Part of why I raise an eyebrow at people increasing their possessions, is that I have seen how much it really costs them.  I know people that have a tablet, a smartphone, and a laptop, but have problems paying their bills.  Folks will come up to the register with an armful of merchandise and lament how they shouldn’t be buying as much as they are.  A new trend that I’ve noticed are consumers that will pay part in cash and part on a credit card so that their spouse doesn’t realize how much money they are shelling out.  I start to wonder about the issue of self-control that we, the buying public, have over our wallets.

Bumblebee says, “Hand over the dough!”
(Photo from Wikipedia.)

The less is more approach didn’t always come easily to me.  In high school, I bought pretty much every country CD that I came across and had even the slightest interest in.  (I’m looking at you, Garth Brooks and Tim McGraw.)  For some reason, my parents decided to pay my way as long as I was in college.  That meant that all the funds that I got from work could go wherever I pleased.  So, once upon a time, I spent over a thousand dollars purchasing old Transformer toys on eBay.  Not my proudest moment.  I later sold them all to others online for a fraction of what I paid.  It didn’t take me long to buy a clue; purchasing more knick-knacks didn’t make me any happier.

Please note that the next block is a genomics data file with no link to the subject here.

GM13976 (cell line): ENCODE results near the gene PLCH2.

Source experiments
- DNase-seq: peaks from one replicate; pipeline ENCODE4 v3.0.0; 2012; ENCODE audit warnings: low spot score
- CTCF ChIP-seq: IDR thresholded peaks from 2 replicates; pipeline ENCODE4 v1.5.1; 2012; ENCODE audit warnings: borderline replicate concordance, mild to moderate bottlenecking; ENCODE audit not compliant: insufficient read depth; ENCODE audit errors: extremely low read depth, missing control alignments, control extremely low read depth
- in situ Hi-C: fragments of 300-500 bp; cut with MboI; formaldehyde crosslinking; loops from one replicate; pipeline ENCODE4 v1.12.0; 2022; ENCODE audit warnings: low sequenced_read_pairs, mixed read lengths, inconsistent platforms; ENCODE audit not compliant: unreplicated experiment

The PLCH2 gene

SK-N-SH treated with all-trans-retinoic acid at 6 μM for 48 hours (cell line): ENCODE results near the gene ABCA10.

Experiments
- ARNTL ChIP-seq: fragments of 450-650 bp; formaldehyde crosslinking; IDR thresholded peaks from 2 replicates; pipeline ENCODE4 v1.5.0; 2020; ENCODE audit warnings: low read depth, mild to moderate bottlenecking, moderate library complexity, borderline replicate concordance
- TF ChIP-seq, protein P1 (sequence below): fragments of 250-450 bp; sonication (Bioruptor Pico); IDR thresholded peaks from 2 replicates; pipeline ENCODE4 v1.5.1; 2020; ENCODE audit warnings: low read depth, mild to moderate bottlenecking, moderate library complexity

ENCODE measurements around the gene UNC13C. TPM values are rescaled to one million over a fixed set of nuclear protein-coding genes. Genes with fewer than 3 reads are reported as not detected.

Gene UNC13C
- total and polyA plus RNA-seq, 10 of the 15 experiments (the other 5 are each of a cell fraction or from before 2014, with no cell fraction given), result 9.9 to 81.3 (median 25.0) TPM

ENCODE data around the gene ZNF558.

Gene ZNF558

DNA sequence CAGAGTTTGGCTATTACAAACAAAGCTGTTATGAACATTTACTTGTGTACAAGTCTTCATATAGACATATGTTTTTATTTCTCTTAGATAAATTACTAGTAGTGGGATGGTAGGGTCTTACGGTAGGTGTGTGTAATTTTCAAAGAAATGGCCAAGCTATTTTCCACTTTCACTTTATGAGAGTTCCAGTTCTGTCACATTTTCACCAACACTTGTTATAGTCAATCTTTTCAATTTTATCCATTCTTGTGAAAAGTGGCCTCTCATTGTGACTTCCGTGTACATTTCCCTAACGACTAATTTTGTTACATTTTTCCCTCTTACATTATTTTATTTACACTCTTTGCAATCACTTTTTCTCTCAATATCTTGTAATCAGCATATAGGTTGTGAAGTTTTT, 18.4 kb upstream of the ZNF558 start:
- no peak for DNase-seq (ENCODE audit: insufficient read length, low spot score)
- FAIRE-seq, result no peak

At the end of a long work week, I don’t wish that I had more cool things in my apartment.  Come and visit; you’ll see hand-me-down furniture, used books, and a cat that wants nothing more than a bowl of food and a warm pair of jeans to knead.  I still have more things than I like and try to think of ways to get rid of them.  My friends know that my hundreds of DVDs are available to loan, as are the countless comic books.

Any gal that enters into a long term relationship with me is going to quickly find out that I’m no sugar daddy.  I will never be rich.  I’m going to be working multiple jobs for a while because the thought of a high-paying office job, complete with the corporate stress and “earning your outrageous salary” holds absolutely no appeal to me.  I want enough of a paycheck to keep the debtors away and the cat stocked in kitty litter.  That’s all I really need.